Genetic landscape of the ACE2 coronavirus receptor

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SARS-CoV-2 enters human cells via ACE2 (angiotensin converting enzyme protein as a receptor. Thus, ACE2 is essential for coronavirus infection and treatment. ACE2 is abundantly expressed in the cardiac, pulmonary, and gastrointestinal tracts, where it plays critical regulatory roles in cardiovascular and other biological systems. The genetic origin of ACE2 protein levels, on the other hand, is poorly understood. .

For one study, researchers performed the largest genome-wide association meta-analysis of plasma ACE2 levels in the SCALLOP consortium, involving more than 28,000 people (systematic and combined Olink protein analysis). Cross-sectional epidemiological correlations of circulating ACE2 were discussed. They assessed important genetic associations with cardiometabolic phenotypes, COVID-19, and other complex human characteristics and disorders using the high-definition likelihood technique based on summary statistics. They use Mendelian randomization to predict the effect of soluble ACE2 on vascular disease outcomes and COVID-19 severity. Additionally, they undertook in silico functional analysis by combining it with other forms of omics data.

They discovered ten loci, eight of them unique, representing 30% of the protein’s inheritance. ACE2 plasma has been shown to be genetically linked to vascular disease, severe COVID-19, and a wide range of complicated disorders and treatments in humans. A Mendelian randomization analysis based on X-chromosome cis-protein quantitative trait loci found that elevated levels of ACE2 were associated with increased severity of COVID-19 (odds ratio, 1.63 [95% CI, 1.10–2.42]; P=0.01), hospitalization (odds ratio, 1.52 [95% CI, 1.05–2.21]; P=0.03) and infection (odds ratio, 1.60 [95% CI, 1.08–2.37]; P=0.02). Tissue and cell type-specific transcriptome and epigenomic analyzes revealed that regulatory variations in ACE2 were enriched for DNA methylation sites in blood immune cells.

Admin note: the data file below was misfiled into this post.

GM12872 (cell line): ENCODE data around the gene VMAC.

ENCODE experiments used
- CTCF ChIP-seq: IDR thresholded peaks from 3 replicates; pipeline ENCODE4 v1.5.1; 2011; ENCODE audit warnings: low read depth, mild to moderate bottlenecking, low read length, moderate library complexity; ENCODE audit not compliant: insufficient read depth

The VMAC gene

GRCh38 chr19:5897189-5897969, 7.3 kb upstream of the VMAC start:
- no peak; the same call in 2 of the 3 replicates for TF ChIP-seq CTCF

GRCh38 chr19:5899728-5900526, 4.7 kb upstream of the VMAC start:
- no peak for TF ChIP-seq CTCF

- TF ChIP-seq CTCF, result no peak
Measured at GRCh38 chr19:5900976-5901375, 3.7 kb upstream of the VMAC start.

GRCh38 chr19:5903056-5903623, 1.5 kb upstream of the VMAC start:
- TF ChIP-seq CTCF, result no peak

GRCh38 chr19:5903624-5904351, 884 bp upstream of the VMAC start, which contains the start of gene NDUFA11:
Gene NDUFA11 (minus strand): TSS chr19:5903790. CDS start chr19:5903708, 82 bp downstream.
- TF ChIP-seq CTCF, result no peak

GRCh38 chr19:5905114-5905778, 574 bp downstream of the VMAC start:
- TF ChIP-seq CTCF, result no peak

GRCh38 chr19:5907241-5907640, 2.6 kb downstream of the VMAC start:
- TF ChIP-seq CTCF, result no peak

The genetic basis of human plasma ACE2 was shared with cardiovascular disease, COVID-19 and other associated diseases. The genomic architecture of the ACE2 protein has been mapped, providing a resource for future biology and clinical research on this coronavirus receptor.

Reference:www.ahajournals.org/doi/10.1161/CIRCULATIONAHA.121.057888

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